For those still wondering who benefits from the government intervention into the economy, I refer you to the case of Apple.
Apple management wants to shore up its recently plunging stock by increasing the dividend and instituting a stock buy-back program. Higher dividends tend to raise stock prices, as do stock buy-backs. Apple has plenty of cash, so why not? As of 18 months ago, the computer and gadget behemoth had some $76.2 billion cash on hand, more than the federal government had at that time.
Except that the cash-rich and debt-free Apple is borrowing money to pay investors and buy its own stock. And why would it do a thing like that?
The federal government has forced interest rates to historic lows, so Apple can raise the money cheaply. But, you may inquire, wouldn’t it be cheaper still if Apple spent some of its golden horde? The problem is that much of that money is overseas and before Apple can spend it to shore up its stock price, it must repatriate it, which means paying taxes.
Thus the net effect of a loophole in the tax laws for big multinational corporations and the Federal Reserve Board’s constant pressure to keep interest rates low is to give Apple a chance to have its cake and eat it, too: to pay off investors, yet to keep the money overseas and probably earning a good rate of return in a mix of high-yield bonds of foreign governments. Keep in mind that Apple, like many multinationals, may have earned some of that money in the U.S. and through legal accounting stratagems transferred the earnings to its foreign entities, thus shielding the earnings from U.S. taxes.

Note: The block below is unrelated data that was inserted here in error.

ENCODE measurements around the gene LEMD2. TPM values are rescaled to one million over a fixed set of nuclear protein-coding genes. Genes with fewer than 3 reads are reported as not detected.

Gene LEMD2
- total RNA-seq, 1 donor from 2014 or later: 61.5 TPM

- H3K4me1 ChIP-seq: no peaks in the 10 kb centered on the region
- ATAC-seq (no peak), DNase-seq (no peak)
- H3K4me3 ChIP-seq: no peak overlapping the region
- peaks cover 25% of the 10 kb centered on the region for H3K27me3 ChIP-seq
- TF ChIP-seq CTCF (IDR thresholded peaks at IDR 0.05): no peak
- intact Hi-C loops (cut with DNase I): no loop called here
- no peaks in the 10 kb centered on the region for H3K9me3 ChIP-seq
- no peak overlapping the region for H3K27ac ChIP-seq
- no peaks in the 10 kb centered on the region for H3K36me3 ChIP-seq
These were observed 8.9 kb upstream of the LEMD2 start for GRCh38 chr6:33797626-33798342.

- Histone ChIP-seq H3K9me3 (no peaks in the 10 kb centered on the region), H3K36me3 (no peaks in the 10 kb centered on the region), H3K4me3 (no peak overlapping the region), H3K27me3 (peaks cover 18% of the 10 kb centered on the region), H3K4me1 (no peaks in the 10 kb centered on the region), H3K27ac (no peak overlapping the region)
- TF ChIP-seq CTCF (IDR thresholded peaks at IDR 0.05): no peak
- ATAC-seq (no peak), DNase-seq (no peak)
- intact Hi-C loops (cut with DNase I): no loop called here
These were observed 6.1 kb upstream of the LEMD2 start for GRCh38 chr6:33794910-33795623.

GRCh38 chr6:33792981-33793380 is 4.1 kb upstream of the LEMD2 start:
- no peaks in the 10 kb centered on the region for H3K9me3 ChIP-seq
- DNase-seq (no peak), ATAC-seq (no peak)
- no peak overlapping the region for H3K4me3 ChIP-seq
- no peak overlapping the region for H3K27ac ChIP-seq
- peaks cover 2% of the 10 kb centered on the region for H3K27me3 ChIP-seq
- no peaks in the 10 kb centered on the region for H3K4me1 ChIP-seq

The pretext for keeping interest rates low is to stimulate investment in job-creating businesses. That’s also the excuse that large corporations are giving for wanting to have a tax holiday from repatriated foreign earnings. They don’t mention that last time there was a tax holiday on foreign earnings in 2005, most of the money went to buy back stock and pay off executives.
Large companies seem to prefer to line the pockets of their owners and executives over investing in jobs, which in all likelihood reflects their collective belief that there is no additional market demand that would require expansion.
The government could create that demand by closing the loophole that allows companies to shield earnings by realizing them in foreign ventures. The additional tax revenues could be used to support the victims of our economic travails since the real estate bubble burst in 2007-2008. It could be used to invest in research to commercialize alternative energy like wind and solar. It could build mass transit systems or rebuild roads, bridges and government buildings. It could decrease the size of classes in elementary schools. Any or all of these government actions would pump money into the economy and give large corporations a reason to invest as opposed to sitting on their money. Of course with a stronger economy would come higher interest rates, and then Apple couldn’t borrow money to pump up its stock.
Let’s face it: The goal and end result of virtually all government intervention into the economy is to help a handful of large multinational corporations and investment banks. It’s called socialism for the large and wealthy and it works just fine in the United States—for about one percent of the population.